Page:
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Defiant Omar: My Anti-Semitism Has Started a 'Difficult Conversation,' Representing 'Great Progress'

She isn't contrite, sorry, or chastened.  She's taking a victory lap.  When the House voted to condemn Steve King earlier this year, perhaps an adviser should have counseled him to put out a triumphant statement about forcing a complicated but essential conversation about Western civilization.  Great "progress."  Big win.  That would definitely have been allowed to fly, right?  In fairness, he couldn't have been this brazen because his party stood firmly against him.  The GOP didn't demand a slew of whataboutist deflections be inserted into any legislative language, and leadership stripped him of his committee assignments.  Omar, by contrast, not only faced no consequence for her latest descent into anti-Semitism, she stirred a partisan rebellion that further empowered her.  And she's flaunting it:


Hey, if she has to make Jews feel "uncomfortable" by trafficking in well-worn anti-Semitic bigotry, so be it.  Conversations have been started, after all.  Two people who wholeheartedly agree: Virulent anti-semites David Duke and Linda Sarsour, who are delighted by yesterday's "All Lives Matter"-style charade by House Democrats.  Nancy Pelosi, who was battered into an embarrassing retreat on the resolution, continues the embarrassment:

By Pelosi's telling, Omar is just a clueless young girl who doesn't understand the words she's using.  Plus, let's face it, she's from another culture, another senior Democrat surreally chimed in.  Was that more or less surreal than James Clyburn's effective 'check your privilege' slap at descendants of Holocaust victims in the context of defending Omar?  You decide.  It seems pretty clear that if Pelosi had control of her caucus and a moral compass, she'd boot Omar from the Foreign Relations Committee.  But even by the Speaker's own excuse-making standards, shouldn't Omar be reassigned?  Pelosi's affirmative defense of Omar is that she's just too slow and confused to adequately comprehend the consequences of her rhetoric, so maybe shuffling her off to some other Congressional panel is in order, no?  Here's the problem with that infantilization-reliant framing:


Some Jewish leaders in her home state of Minnesota say Ms. Omar’s comments are becoming too repetitive to be accidental. They have met with her repeatedly and made their views known after statements she has made this year and in the past. Last month, when she apologized for a tweet linking Jews with money, and said she was still learning, that rang untrue to Minneapolis state Sen. Ron Latz, who lives in Ms. Omar’s district. “She claimed ignorance about the impact of what she was saying,” he said. “I was thinking, wait a minute, she can’t claim that, I met with her.”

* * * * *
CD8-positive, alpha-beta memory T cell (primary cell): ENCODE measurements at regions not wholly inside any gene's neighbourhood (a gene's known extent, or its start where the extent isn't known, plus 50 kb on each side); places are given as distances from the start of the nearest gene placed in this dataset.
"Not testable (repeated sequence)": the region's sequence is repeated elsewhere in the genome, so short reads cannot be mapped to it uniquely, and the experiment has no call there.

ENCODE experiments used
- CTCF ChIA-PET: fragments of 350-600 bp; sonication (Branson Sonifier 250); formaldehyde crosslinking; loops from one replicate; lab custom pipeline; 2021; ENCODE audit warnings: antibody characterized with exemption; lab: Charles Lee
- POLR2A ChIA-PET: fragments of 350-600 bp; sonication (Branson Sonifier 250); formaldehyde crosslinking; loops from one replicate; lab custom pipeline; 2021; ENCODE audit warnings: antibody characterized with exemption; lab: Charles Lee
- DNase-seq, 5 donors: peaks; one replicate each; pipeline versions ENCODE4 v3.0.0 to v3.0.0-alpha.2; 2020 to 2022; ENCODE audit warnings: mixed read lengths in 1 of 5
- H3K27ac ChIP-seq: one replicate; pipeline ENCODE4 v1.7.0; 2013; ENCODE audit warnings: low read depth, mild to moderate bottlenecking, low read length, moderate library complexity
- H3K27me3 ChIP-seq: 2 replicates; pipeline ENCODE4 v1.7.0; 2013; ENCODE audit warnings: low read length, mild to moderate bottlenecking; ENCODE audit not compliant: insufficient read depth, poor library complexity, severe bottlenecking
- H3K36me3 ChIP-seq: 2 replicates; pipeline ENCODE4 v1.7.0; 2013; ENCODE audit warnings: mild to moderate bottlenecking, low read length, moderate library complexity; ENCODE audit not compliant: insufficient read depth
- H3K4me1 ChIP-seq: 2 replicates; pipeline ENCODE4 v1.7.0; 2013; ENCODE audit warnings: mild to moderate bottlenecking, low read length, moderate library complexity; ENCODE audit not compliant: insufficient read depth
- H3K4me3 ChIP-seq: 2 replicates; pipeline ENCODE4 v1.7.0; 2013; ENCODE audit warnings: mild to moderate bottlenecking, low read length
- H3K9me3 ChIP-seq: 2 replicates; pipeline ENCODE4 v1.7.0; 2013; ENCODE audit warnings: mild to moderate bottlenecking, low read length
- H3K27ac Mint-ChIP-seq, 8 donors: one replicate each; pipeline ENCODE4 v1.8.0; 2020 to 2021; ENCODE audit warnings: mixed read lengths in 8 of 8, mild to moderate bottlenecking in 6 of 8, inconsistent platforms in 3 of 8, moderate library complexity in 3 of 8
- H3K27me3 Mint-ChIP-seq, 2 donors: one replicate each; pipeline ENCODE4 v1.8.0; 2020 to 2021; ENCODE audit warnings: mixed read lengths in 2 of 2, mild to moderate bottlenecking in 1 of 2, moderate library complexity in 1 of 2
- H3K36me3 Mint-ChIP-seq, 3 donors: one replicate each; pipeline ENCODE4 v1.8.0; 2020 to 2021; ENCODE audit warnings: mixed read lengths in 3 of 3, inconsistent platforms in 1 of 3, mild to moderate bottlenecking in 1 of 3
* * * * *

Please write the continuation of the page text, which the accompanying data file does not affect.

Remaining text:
Following previous anti-Semitic outbursts, Omar has been dragooned into "listening sessions" with Jewish groups, designed to educate her on her apparent blind spots, or whatever.  She appears to have emerged from those lessons having learned nothing. Some of the people who met with her, and talked through these exact issues, know for a fact that her continued stereotyping cannot be credibly attributed to ignorance. They've personally worked with her on this issue. She knows what she's doing.  She can't help herself.  This is who she is. Like Ralph 'Blackface' Northam, she's just doubling down, and it's working out pretty well for both of them.  


Meanwhile, since I mentioned the Steve King flap earlier, here's another thought: That vote was nearly unanimous, with just one dissenter: A Democrat who believed the resolution's verbiage did not go far enough in its specificity and severity.  Based on similar objections, nearly two dozen Republicans (all of whom voted to reprimand King and denounce racism) voted against the Dems' bill yesterday, including a Jewish member of the chamber.  Their message was obvious: The resolution had become a toothless, gauzy, catch-all sham, specifically designed to take the heat off of the member of Congress who'd yet again "accidentally" stumbled into anti-Semitism.  But that's not how some intrepid members of the media chose to interpret it:

Good grief.  Guess who immediately latched on to this moronic spin?  Surprise:


The actual bigot is the victim, you see, and the people angry that she's being given cover for her bigotry are 'pro-hate.'  Quite a take.  This is the element of the party that's winning and growing its influence.  Pay attention, voters.  'Corbynization' is underway.  Parting thought: Repeated anti-Semitism may be seen by many progressives as an unfortunate but pardonable offense on the Great March Toward Progress.  But is this outrageous heresy forgivable?

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